Changing the newspaper’s perceptions of change


Newspapers love a simple story. Complex ideas and years of research are regularly condensed into a tightly written opening paragraph and headline. And this is usually a great skill.

But it should be of no great surprise that we’ve done the same thing to the message that “newspapers have to change,” simplifying it to the point where it’s become a rallying cry, not a particularly useful tool for analysis, strategy or genuinely improving our lot. It is just possible that building a brave new future requires more than 500 words with pic, graph and breakout quote.

In 1990, management experts Dunphy and Stace devised a change strategy matrix, which I’ve only just read about but which gave me a “road to Damascus” experience. Now I can hear the news heads in the room grumbling that “hell, that was 20 years ago” and surely there’s something more modern, more well, newsy out there that I should be quoting. But here’s the thing about change literature. Sometimes the oldies are the classics. Just like Shakespeare.

Dunphy and Stace argue that there are four types of change needed to any situation:

  • Fine tuning — such as redesigning a section.

  • Incremental adjustment — such as redefining content.

  • Modular transformation — building a new team structure such as a seven-day roster.

  • Corporate transformation — repositioning the company entirely, starting with big changes from the senior executive down.

And they argue that there are four styles of change management:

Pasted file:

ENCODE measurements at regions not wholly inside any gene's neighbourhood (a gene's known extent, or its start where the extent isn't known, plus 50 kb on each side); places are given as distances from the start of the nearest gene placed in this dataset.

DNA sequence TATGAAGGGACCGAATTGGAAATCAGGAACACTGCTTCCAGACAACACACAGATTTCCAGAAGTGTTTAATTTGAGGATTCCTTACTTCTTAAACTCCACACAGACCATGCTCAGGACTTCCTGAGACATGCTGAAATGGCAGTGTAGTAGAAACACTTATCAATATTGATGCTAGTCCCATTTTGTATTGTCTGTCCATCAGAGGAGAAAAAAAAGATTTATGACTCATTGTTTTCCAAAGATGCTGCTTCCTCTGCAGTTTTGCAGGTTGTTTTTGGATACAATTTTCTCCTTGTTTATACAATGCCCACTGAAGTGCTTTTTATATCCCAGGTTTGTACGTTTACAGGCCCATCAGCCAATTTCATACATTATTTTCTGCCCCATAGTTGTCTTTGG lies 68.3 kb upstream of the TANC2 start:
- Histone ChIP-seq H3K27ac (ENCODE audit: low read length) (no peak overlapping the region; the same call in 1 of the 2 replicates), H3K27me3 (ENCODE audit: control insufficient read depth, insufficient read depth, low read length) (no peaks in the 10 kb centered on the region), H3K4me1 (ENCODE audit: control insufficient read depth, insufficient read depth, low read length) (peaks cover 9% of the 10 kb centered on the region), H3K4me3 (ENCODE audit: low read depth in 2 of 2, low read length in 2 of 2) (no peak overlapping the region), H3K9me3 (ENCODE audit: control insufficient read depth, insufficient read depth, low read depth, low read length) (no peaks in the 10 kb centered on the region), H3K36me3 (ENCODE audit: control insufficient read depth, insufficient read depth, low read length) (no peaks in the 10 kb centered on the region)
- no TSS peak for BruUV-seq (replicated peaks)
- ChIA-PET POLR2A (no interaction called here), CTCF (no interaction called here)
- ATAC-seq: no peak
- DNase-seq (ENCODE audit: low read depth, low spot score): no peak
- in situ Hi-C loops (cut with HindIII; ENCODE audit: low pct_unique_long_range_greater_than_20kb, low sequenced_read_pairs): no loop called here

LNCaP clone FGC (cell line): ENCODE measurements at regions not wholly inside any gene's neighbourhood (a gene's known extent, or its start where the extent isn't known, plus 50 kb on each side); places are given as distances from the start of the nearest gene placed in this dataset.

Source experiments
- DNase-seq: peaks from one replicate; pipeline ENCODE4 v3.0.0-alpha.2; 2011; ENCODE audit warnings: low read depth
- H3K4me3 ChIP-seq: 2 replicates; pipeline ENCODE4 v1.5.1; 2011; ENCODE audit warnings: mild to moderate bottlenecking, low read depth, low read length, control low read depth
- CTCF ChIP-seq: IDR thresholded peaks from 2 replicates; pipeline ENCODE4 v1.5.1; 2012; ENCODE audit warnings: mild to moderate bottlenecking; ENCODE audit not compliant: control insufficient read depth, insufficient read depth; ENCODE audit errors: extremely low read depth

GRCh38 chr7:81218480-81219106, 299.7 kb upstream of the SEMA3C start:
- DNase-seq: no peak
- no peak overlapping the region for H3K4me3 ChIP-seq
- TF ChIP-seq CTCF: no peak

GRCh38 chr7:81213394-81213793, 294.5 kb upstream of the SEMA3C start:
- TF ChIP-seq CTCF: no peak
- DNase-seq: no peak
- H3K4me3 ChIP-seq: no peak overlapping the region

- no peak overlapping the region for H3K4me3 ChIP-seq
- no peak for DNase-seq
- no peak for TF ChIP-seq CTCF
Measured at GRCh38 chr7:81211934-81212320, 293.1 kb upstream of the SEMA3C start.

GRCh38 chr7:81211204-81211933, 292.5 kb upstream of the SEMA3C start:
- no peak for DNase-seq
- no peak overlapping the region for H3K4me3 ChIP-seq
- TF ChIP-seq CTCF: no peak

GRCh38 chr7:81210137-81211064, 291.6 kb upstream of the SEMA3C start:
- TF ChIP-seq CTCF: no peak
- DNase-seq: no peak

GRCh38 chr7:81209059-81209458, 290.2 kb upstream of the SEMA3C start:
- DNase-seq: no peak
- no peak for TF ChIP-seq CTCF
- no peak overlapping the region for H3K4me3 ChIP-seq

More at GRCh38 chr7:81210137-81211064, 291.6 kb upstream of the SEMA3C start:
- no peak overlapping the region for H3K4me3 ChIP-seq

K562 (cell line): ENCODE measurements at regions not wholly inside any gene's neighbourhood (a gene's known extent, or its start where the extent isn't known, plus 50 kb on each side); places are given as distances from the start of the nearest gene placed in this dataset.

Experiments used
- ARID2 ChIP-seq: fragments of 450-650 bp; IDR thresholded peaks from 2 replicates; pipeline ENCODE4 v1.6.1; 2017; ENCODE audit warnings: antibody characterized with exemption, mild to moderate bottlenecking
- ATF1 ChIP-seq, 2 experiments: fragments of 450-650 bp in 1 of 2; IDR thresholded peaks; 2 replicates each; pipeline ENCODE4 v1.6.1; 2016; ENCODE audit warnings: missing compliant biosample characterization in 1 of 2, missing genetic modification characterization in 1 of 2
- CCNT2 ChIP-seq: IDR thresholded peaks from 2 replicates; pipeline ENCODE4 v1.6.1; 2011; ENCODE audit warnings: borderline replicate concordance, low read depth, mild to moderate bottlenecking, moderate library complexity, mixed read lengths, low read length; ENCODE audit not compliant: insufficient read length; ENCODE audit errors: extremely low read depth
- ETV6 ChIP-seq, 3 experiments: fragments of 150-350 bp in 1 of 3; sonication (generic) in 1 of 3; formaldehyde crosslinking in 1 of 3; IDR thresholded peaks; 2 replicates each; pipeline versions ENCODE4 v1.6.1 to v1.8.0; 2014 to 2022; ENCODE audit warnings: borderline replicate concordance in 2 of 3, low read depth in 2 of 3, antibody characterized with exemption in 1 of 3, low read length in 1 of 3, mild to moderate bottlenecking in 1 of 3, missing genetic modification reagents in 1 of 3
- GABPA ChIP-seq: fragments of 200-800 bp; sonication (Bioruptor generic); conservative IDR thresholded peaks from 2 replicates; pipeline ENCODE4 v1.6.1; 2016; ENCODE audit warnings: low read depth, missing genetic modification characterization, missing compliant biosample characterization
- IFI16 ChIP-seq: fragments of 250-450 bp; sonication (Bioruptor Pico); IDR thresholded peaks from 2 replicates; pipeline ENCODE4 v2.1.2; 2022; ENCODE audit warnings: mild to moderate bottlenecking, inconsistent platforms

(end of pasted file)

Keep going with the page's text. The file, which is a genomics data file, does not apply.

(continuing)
• Collaborative.
  • Consultative.
  • Directive.
  • Coercive.

People — and companies — can have different beliefs about how each style of change should be managed. Some of us prefer to be consulted and to take part in the ideas of how change should be done. Others just want it done and over with and believe cracking heads together is the only way forward, bulldozing those who disagree.

Dunphy and Stace argue small change is described as “evolution,”, and big change is described as “transformation.” They argue that it’s harder to get agreement from a lot of people for big change which is why collaboration often fails. Likewise, riding people hard over small adjustments gives you a reputation for being domineering. The best approach should be decided based on the scale of change needed, how fast it needs to happen and the level of resistance that is likely.

The real revolution of what Dunphy and Stace suggest is that if you do this properly and match the type of change needed to the style of change, you will get greater understanding and less resistance.

“The selection of the appropriate types of change depends entirely upon the strategic analysis of the situation,” they write. “Change agents should select the most effective strategy and mode of change, rather than reflexively relying on a change strategy and mode compatible with their personal values.”

So just because we personally prefer a change to be implemented in a particular way doesn’t mean it’s the best way to go — or will even get the result we want. We need a bigger toolkit: a broader vocabulary to discuss and describe change and an understanding that there is more than one way to skin a cat than to take a knife to its throat.

When it comes to introducing change into news organisations we should expect not to do it as we have always done it with the people we’ve always had — we may need to mix it up, bring in new ideas, skills and experience. We should also stop thinking that because it is change, it will necessarily always be new. There may even be times when we look to the classical texts of the past to help us pave the way forward.

To get good change we may need to change our perceptions of change altogether.